Sunday, February 01, 2004


I just came across two items which together bring some light to an issue on which there's been a lot of overheated rhetoric: whether the War in Iraq was justifiable on humanitarian grounds. Ken Roth of Human Rights Watch (via Juan Cole) argues that it was not. He makes several points, but the most important ones are that wars of humanitarian intervention are only justified to stop ongoing mass murder, or to prevent future mass murders if such murders are imminent, and that neither of these was the case in Iraq in March 2003. Though Saddam had committed mass murder in the past, punishing rulers for past crimes is not in itself sufficient grounds for humanitarian interventions. Juan Cole disagrees, arguing that there should be no statute of limitations on mass murder, and in any case Saddam's campaign against the Marsh Arabs constituted a "recent and ongoing" genocide. Cole is strongly opposed to the way Bush went about it, though, arguing that he should have applied to the Security Council to have Saddam removed "on the basis of egregious violations of the UN Convention on Genocide." (Implicit in Cole's statements is that Bush should then have abided by the Council's decision, though Cole doesn't explicitly say so.)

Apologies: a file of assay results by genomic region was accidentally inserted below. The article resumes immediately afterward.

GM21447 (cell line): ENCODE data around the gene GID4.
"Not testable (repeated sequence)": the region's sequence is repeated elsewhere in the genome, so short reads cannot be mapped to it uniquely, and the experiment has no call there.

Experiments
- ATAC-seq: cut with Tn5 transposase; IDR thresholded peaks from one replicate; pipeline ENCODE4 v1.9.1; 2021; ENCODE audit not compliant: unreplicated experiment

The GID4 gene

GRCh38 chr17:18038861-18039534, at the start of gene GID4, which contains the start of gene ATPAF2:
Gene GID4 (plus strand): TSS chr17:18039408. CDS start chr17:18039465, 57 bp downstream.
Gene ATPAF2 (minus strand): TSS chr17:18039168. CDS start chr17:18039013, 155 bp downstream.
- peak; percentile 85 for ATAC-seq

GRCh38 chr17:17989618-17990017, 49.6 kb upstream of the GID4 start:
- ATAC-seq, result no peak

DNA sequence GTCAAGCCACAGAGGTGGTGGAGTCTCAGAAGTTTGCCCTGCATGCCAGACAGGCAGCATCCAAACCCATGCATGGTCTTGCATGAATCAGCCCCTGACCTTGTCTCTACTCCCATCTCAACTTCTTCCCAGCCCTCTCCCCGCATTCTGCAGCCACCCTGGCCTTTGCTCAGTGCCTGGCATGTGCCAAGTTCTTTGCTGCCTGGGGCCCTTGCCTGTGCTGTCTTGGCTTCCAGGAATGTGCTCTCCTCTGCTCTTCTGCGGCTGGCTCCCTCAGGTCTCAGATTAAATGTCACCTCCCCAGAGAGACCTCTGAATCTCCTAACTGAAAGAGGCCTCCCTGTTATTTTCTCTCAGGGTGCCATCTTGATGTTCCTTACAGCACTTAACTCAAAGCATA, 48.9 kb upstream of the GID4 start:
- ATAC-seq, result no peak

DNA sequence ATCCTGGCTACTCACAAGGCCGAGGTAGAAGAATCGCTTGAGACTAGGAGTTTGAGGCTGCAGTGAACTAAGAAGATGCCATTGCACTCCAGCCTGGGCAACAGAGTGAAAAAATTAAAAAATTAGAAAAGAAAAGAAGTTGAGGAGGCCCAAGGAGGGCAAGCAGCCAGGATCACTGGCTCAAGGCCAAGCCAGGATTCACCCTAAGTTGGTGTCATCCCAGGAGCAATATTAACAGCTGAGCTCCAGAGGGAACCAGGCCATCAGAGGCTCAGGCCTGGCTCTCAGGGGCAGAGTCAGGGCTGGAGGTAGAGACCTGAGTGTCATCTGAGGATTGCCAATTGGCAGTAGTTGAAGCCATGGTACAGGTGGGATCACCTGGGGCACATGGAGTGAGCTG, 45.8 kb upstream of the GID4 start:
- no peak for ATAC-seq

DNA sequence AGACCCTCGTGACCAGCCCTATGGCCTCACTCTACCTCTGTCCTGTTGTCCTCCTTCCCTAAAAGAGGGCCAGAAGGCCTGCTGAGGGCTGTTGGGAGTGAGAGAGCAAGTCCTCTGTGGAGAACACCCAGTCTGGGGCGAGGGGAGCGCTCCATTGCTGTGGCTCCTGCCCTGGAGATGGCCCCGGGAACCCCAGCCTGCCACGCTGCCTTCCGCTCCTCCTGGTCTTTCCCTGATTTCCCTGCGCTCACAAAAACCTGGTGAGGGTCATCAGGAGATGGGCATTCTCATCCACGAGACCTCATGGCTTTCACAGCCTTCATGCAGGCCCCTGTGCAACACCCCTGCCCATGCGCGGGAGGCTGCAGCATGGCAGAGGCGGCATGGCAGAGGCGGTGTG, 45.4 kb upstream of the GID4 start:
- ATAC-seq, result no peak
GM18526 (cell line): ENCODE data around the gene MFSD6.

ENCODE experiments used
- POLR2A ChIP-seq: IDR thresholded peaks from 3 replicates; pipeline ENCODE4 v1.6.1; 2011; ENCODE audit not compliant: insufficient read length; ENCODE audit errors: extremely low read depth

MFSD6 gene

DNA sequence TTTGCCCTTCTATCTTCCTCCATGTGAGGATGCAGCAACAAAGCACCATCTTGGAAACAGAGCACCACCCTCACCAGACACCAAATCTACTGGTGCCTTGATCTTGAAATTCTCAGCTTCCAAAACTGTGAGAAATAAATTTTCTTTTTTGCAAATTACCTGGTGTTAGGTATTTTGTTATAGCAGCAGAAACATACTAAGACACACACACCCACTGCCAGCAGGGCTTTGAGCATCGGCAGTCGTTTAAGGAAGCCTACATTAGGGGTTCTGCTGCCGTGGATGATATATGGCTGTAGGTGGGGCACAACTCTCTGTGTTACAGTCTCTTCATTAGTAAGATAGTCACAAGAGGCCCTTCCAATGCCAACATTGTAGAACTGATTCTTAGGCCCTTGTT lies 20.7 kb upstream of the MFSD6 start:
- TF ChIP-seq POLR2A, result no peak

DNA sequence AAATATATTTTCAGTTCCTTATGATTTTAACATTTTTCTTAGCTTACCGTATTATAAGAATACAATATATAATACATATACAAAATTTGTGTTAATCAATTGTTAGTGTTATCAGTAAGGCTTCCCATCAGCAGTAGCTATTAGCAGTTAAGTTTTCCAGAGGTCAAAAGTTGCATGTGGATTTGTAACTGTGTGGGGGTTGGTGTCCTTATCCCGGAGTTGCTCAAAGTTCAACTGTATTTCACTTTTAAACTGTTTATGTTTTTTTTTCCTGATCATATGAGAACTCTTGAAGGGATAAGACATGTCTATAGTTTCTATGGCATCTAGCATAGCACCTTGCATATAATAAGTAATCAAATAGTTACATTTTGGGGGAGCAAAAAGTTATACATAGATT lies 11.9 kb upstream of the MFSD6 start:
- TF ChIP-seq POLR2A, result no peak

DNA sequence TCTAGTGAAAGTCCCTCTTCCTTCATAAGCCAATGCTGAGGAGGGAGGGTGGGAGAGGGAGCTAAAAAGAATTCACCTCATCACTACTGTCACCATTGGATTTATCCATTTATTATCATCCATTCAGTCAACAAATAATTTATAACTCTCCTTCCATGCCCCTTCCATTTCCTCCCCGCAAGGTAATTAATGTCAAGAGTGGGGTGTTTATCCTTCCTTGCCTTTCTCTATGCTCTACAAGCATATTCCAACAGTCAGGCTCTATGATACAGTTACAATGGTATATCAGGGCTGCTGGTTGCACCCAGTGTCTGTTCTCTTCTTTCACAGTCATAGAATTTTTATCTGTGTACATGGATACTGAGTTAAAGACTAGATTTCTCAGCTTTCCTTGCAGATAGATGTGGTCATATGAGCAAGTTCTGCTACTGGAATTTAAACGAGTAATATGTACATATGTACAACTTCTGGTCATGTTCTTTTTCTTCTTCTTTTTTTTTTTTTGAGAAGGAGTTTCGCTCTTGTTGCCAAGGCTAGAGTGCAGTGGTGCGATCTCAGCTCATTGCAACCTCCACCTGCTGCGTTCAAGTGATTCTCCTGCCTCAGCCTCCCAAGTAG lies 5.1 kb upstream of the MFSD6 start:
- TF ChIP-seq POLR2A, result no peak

Me, I'm still undecided. On the question of the Marsh Arabs, I simply don't know the facts. On the question of principle, I can see arguments for both sides. I'm more inclined to go with Roth, though: in an ideal world I would love to see rulers be held accountable for their past crimes, but in the world we live in I suspect this would simply provide a rationale for removing regimes we don't like, bringing the concept of human rights into disrepute. But read both items.

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